City says inflation to blame for DeKalb water bill hikes

New water rate increase means average homeowner will pay about $16 more on bills sent out starting July 1

DeKALB – DeKalb residents should expect a 3.3% increase in their July water bills after City Council action this week prompted by what officials said was inflation.

City staff said Monday the increase is meant to offset expected increases in commodity, shipping and labor costs to the city’s water fund budget. The budget also helps pay for water infrastructure improvements, including water main replacement, water tower painting, well maintenance, meter replacements, vehicle and equipment purchases, lead service line replacements, and water extension to new developments, documents show.

City Manager Bill Nicklas said staff recommended a lower water cost increase this year compared to the prior.

In 2023, the council raised its water bill rate by 3.5%.

“The reason is our costs go up, also, as you know very well,” Nicklas said.

Staff said revenue from residents’ water bills goes to pay for operating and capital expenses from water sales and water service fees.

Under the approved water rate increase, the financial impact to a water bill customer who has a ¾-inch meter in their home would pay an additional $16.23 per year, city documents show. The council was provided three different scenarios for potential consideration, including those with no water rate increase and with water rate increases of 1.1% and 2.2%, city documents show.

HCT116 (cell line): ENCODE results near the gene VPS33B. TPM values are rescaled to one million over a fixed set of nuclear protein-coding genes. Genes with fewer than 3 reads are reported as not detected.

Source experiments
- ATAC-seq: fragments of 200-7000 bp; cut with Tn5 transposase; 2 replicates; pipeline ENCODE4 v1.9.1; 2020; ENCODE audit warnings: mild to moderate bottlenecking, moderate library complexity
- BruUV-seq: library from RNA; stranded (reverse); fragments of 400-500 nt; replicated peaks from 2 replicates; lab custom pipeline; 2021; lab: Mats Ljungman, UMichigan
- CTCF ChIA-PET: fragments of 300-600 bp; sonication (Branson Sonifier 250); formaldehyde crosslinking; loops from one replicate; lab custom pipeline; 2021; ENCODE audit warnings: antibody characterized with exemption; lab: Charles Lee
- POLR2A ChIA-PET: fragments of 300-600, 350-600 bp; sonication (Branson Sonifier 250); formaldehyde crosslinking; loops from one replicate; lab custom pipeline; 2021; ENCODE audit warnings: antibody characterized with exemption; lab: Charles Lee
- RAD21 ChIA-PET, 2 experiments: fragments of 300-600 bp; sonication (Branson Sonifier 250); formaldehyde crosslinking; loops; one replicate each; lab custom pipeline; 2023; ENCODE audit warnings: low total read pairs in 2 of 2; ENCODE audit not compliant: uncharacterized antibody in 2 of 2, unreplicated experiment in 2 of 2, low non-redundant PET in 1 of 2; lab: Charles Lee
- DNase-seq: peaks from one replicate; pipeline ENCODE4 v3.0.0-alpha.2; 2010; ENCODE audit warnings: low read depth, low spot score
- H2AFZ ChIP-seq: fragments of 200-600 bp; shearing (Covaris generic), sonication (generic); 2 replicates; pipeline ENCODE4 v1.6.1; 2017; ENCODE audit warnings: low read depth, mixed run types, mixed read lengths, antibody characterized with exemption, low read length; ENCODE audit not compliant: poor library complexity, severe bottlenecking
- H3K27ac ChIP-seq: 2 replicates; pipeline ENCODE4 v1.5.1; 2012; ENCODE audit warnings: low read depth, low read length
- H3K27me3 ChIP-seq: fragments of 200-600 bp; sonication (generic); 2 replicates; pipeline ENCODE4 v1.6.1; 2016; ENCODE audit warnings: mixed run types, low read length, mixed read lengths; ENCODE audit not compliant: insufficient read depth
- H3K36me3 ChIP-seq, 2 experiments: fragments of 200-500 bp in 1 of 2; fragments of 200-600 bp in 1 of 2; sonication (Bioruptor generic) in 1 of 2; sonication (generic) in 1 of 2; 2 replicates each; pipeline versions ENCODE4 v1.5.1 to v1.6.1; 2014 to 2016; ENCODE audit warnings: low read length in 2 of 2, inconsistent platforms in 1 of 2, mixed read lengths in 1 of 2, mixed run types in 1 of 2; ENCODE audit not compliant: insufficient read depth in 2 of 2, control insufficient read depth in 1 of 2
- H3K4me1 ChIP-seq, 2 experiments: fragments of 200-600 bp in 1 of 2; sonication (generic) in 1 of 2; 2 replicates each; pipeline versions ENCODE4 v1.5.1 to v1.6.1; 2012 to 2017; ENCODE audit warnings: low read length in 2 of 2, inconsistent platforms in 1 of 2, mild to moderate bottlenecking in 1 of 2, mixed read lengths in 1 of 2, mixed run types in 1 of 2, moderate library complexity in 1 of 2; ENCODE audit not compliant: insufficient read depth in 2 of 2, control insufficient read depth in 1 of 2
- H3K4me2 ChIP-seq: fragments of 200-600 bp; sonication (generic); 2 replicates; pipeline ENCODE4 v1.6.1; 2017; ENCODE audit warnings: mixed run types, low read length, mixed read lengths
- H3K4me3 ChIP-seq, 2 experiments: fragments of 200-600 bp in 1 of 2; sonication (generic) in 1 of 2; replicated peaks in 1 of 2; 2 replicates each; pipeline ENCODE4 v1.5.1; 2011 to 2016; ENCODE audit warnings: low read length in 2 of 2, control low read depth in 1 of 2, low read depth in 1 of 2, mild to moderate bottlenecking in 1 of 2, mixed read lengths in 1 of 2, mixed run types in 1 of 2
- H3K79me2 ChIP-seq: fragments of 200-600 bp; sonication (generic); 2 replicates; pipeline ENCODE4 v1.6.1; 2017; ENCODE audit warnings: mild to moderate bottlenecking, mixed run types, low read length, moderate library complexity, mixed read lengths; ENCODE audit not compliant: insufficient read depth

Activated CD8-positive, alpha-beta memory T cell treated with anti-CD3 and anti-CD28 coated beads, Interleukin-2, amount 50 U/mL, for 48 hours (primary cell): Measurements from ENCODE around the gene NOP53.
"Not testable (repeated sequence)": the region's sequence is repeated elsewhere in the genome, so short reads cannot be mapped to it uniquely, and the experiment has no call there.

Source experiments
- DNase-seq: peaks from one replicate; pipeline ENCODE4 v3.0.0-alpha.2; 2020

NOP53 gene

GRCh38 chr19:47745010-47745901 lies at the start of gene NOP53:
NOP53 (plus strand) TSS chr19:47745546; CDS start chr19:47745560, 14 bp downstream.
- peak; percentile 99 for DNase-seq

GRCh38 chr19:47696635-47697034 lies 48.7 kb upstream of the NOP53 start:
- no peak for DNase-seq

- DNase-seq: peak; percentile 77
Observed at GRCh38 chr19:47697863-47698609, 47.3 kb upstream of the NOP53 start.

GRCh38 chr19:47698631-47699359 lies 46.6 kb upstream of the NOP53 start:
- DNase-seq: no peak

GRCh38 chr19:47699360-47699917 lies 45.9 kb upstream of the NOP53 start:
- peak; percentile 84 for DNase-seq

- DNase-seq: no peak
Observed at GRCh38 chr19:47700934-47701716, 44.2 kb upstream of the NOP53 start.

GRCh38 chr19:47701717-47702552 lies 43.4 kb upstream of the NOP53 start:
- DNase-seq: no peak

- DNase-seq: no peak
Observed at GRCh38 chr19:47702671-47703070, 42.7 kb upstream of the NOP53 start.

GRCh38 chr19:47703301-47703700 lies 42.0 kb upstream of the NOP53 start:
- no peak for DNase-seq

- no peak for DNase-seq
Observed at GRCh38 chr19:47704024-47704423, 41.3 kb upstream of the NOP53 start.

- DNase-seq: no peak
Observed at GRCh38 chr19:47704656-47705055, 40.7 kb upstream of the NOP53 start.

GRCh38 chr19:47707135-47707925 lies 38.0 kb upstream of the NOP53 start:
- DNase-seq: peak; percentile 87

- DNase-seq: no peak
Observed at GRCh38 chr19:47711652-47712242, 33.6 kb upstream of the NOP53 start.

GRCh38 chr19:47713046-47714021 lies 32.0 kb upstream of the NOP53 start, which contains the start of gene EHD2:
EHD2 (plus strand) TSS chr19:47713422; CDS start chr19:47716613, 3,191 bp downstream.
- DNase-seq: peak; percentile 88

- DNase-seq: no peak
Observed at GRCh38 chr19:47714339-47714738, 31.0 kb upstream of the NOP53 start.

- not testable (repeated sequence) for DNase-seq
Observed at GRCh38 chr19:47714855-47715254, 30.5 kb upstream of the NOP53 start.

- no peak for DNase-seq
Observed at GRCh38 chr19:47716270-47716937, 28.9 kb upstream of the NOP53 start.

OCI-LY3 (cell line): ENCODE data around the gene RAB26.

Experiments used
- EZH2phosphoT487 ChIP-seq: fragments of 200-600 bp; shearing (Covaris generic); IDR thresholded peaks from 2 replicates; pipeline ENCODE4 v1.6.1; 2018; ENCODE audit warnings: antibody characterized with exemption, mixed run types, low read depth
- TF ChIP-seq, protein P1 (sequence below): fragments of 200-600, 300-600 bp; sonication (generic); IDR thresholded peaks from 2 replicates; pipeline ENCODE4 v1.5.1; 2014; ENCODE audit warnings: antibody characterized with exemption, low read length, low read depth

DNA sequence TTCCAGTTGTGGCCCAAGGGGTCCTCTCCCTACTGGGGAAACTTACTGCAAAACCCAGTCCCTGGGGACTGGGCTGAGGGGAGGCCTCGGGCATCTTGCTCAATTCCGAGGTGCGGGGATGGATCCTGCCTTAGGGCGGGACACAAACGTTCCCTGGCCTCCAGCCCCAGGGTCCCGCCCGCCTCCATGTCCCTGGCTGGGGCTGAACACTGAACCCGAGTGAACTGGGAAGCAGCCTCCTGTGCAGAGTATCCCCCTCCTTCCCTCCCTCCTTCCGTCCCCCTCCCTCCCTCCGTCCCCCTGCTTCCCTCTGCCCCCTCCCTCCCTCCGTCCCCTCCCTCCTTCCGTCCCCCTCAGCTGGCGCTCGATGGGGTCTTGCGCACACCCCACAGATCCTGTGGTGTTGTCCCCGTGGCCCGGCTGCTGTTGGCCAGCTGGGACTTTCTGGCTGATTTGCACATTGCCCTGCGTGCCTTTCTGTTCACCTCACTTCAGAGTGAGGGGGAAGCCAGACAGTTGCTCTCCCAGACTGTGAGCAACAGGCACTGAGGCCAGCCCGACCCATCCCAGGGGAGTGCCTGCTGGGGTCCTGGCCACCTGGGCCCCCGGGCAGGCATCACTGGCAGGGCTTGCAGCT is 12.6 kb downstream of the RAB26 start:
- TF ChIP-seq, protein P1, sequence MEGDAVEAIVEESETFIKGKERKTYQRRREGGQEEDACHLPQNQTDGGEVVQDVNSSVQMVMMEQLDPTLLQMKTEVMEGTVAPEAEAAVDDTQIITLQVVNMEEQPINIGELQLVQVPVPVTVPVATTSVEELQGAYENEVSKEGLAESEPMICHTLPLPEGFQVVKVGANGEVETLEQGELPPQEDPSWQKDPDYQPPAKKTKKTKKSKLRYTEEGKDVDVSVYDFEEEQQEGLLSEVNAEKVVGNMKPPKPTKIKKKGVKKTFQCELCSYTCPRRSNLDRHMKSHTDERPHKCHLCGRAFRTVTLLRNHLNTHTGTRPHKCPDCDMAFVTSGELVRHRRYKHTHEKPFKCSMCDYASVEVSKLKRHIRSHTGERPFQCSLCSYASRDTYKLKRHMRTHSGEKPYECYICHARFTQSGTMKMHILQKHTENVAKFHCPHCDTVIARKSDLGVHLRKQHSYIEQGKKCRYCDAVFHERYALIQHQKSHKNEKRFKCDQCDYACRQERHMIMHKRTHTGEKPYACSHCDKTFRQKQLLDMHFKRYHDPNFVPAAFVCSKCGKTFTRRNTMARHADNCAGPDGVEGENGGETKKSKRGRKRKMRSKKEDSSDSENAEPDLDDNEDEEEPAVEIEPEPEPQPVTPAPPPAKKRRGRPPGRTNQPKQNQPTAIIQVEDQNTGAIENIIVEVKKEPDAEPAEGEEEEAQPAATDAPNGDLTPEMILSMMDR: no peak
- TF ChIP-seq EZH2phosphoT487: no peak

The new rate went into effect retroactively April 1, and will be seen first on bills issued on the July 1 billing cycle, city documents show.

First Ward Alderwoman Carolyn Zasada supported the rate increase because she said she believes a gradual increase is better than larger increases down the road.

“I think it’s important for us to keep pace with the cost of water,” Zasada said. “I think it’s important that we just keep going with this and make sure that we don’t stick people with a double fee in a couple years.”

Third Ward Alderman Tracy Smith said impact to people’s water bills also rests in the hands of residents.

“This is something that residents can control,” Smith said. “Water usage is in our control. So bills can be reduced based on control of the water off the yard.”

Nicklas lauded the city’s water division for the recent accolade bestowed upon it, saying this goes to show what investment has done for the city’s water supplies over time.

The city’s water division in January 2024 won the Illinois Sectional American Water Works Association District 1 Water Taste Test Competition, according to a news release from the city.

“It wasn’t just a good day for testing,” Nicklas said. “This takes years to happen and a lot of careful tending – all the monthly and bimonthly reports that go to the [Environmental Protection Agency.] All the testing, all the proper bring back on the line – that all affects the taste, the color and the appearance of the water that we drink. I’m very proud of what they do. They deserve all the accolades that they get for this.”

Second Ward Alderwoman Barb Larson echoed Nicklas’ sentiments, giving kudos to the city’s water division.

“That good water doesn’t come cheap,” Larson said. “Keep up the good work.”

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